|Filed June 6, 1986|
Earl F. Brown and Willard R. Brown, Plaintiffs and Appellants
Walter E. Will, Alice Will, and Donald Will, individually and as Trustees, Defendants and Appellees
Civil No. 11,119
Appeal from the District Court of Mountrail County, the Honorable Wallace D. Berning, Judge.
Opinion of the Court by Levine, Justice.
Teevens, Johnson, Montgomery, Minot, for plaintiffs and appellants; argued by Bruce R. Montgomery.
Schulte and Enget, Stanley, for defendants and appellees, argued by wade G. Enget.
Brown v. Will
Earl F. Brown and Willard R. Brown appeal from an order for partial summary judgment in favor of Walter E. Will, Alice Will and Donald Will. We dismiss the appeal.
The Browns instituted a suit containing four claims for relief against the Wills. The Wills moved for summary judgment on two of the claims for relief. The trial court granted the Wills summary judgment on one claim but denied it on the other. The order for partial summary judgment contains no Rule 54(b) certification. The Browns appeal from the order granting the summary judgment.
Under North Dakota Rule of Civil Procedure 54(b), if more than one claim for relief is presented in an action, the court may direct the entry of a final judgment as to fewer than all the claims only upon an express determination that there is no just reason for delay and upon express direction for the entry of judgment.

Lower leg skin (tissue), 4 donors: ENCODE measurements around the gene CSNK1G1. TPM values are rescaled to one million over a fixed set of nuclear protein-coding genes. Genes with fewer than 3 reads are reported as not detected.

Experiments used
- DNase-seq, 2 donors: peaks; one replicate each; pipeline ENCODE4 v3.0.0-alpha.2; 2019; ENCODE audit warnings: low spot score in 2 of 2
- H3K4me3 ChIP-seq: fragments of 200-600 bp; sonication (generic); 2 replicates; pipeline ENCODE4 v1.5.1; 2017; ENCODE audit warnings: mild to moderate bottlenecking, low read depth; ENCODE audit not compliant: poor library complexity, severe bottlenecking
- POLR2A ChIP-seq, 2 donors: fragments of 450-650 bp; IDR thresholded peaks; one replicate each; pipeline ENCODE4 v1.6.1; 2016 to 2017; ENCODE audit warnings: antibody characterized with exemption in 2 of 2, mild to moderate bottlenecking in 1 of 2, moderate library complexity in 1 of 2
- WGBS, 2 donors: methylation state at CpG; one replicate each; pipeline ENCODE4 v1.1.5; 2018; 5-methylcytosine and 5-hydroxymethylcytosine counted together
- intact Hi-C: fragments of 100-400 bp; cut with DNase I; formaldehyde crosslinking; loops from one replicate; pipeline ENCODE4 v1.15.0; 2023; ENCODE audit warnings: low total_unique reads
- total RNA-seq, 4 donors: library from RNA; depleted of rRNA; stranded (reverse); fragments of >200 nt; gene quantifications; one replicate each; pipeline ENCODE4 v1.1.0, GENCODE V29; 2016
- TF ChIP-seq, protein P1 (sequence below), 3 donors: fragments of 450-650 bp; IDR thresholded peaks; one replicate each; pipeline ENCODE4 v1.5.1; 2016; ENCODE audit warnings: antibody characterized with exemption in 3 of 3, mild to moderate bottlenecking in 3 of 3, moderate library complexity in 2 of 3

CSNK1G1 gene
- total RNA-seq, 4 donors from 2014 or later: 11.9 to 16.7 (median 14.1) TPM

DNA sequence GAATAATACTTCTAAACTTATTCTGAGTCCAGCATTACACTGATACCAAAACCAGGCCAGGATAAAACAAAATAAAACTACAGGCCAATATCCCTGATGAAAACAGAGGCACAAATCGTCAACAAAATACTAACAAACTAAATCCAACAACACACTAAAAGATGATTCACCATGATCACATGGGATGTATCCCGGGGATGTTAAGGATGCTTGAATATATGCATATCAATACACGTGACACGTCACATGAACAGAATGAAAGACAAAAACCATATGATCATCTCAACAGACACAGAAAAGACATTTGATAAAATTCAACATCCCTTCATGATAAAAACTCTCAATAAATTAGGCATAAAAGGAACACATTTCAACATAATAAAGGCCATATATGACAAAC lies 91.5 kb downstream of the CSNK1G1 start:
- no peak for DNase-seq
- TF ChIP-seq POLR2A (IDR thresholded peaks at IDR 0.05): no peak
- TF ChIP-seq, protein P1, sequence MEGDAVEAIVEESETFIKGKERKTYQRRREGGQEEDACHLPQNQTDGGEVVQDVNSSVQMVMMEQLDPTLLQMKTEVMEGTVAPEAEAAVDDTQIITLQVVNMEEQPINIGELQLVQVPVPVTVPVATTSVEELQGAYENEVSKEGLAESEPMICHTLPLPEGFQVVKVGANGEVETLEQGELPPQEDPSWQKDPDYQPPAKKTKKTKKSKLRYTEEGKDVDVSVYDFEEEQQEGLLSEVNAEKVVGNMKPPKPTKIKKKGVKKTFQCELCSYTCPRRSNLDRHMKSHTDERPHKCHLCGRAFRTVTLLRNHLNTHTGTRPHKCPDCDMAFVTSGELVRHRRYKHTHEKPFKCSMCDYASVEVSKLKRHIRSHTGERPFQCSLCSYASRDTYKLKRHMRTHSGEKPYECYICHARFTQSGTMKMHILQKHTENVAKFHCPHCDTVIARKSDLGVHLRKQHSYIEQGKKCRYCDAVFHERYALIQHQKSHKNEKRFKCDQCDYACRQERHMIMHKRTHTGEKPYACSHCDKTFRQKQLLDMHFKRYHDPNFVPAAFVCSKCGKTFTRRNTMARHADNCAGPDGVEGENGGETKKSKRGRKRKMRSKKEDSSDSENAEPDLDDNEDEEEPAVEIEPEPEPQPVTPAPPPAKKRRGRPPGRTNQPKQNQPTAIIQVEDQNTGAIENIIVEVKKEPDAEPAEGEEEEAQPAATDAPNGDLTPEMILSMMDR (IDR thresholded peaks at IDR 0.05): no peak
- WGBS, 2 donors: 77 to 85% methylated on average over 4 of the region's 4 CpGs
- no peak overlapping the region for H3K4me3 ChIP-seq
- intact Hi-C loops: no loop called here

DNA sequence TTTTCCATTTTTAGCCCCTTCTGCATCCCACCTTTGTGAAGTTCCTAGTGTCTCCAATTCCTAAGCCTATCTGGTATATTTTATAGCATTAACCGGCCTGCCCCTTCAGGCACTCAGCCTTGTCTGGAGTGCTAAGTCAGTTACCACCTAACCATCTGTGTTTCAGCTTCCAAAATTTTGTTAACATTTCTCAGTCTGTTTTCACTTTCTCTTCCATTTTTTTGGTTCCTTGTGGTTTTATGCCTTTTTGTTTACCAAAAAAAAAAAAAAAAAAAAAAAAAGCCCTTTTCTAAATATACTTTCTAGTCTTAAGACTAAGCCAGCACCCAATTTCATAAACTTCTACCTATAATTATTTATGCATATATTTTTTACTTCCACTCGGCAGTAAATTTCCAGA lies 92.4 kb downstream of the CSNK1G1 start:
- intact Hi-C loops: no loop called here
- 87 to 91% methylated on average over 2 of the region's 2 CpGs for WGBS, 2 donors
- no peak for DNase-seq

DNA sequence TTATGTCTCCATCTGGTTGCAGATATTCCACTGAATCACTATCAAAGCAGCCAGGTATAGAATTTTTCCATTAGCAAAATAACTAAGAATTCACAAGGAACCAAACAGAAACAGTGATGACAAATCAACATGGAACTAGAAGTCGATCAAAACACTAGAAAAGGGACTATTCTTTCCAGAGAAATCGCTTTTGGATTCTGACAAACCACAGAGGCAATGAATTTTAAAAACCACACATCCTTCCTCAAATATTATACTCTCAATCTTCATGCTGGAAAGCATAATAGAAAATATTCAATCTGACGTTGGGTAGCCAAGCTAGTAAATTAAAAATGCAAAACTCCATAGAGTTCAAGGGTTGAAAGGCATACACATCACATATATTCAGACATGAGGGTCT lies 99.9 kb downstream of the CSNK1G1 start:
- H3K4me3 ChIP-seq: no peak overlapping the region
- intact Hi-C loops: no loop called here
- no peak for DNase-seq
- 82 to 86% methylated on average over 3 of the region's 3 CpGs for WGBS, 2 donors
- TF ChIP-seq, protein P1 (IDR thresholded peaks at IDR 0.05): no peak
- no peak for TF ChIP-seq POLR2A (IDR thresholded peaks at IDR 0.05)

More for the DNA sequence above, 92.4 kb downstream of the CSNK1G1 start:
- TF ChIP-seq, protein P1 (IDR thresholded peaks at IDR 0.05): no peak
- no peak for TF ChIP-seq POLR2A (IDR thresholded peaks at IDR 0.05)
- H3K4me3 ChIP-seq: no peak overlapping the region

Rule 54(b) is designed to deter piecemeal disposal of litigation and to avoid possible injustice caused by unnecessary delay in adjudicating the separate claim. First Trust Co. of North Dakota v. Conway, 345 N.W.2d 838 (N.D. 1984).
Here, the trial court did not make an express Rule 54(b) determination, nor was such a determination implicit in the court's decision. Compare First Trust Co. of North Dakota v. Conway, supra. Because the order granting summary judgment failed to adjudicate all Browns' claims, it is interlocutory and not appealable. Striegel v. Dakota Hills, Inc., 343 N.W.2d 785 (N.D. 1984). The Browns' appeal must therefore be dismissed.
A second basis for dismissal is that the appeal is from an order for summary judgment.
An order for judgment is not appealable unless the record also contains a judgment consistent with the order. Dunseith Sand and Gravel Co., Inc. v. Albrecht, 379 N.W.2d 803 (N.D. 1985); Olson v. Job Service North Dakota, 379 N.W.2d 285 (N.D. 1985). Here, the record contains an order granting summary judgment, but
not a subsequent judgment consistent with that order.
Accordingly, the appeal is dismissed.
Beryl J. Levine
Ralph J. Erickstad, C.J.
Gerald W. VandeWalle
H.F. Gierke III
Roy A. Ilvedson, S.J.
Ilvedson, S. J., sitting in place of Meschke, J., disqualified.